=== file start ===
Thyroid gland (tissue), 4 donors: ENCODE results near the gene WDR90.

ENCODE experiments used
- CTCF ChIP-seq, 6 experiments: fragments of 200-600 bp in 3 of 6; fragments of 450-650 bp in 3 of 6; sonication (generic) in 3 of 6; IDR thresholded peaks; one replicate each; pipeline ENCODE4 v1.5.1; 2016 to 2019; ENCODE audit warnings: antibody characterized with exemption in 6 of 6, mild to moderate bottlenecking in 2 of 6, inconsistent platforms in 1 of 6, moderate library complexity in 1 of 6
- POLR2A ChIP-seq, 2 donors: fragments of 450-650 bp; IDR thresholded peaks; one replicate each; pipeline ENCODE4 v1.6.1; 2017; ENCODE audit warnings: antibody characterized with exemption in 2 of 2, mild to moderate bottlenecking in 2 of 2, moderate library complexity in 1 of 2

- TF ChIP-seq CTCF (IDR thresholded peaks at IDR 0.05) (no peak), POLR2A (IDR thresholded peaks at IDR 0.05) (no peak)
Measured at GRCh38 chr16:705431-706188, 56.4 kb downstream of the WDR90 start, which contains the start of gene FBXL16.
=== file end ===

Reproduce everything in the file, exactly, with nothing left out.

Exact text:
Thyroid gland (tissue), 4 donors: ENCODE results near the gene WDR90.

ENCODE experiments used
- CTCF ChIP-seq, 6 experiments: fragments of 200-600 bp in 3 of 6; fragments of 450-650 bp in 3 of 6; sonication (generic) in 3 of 6; IDR thresholded peaks; one replicate each; pipeline ENCODE4 v1.5.1; 2016 to 2019; ENCODE audit warnings: antibody characterized with exemption in 6 of 6, mild to moderate bottlenecking in 2 of 6, inconsistent platforms in 1 of 6, moderate library complexity in 1 of 6
- POLR2A ChIP-seq, 2 donors: fragments of 450-650 bp; IDR thresholded peaks; one replicate each; pipeline ENCODE4 v1.6.1; 2017; ENCODE audit warnings: antibody characterized with exemption in 2 of 2, mild to moderate bottlenecking in 2 of 2, moderate library complexity in 1 of 2

- TF ChIP-seq CTCF (IDR thresholded peaks at IDR 0.05) (no peak), POLR2A (IDR thresholded peaks at IDR 0.05) (no peak)
Measured at GRCh38 chr16:705431-706188, 56.4 kb downstream of the WDR90 start, which contains the start of gene FBXL16.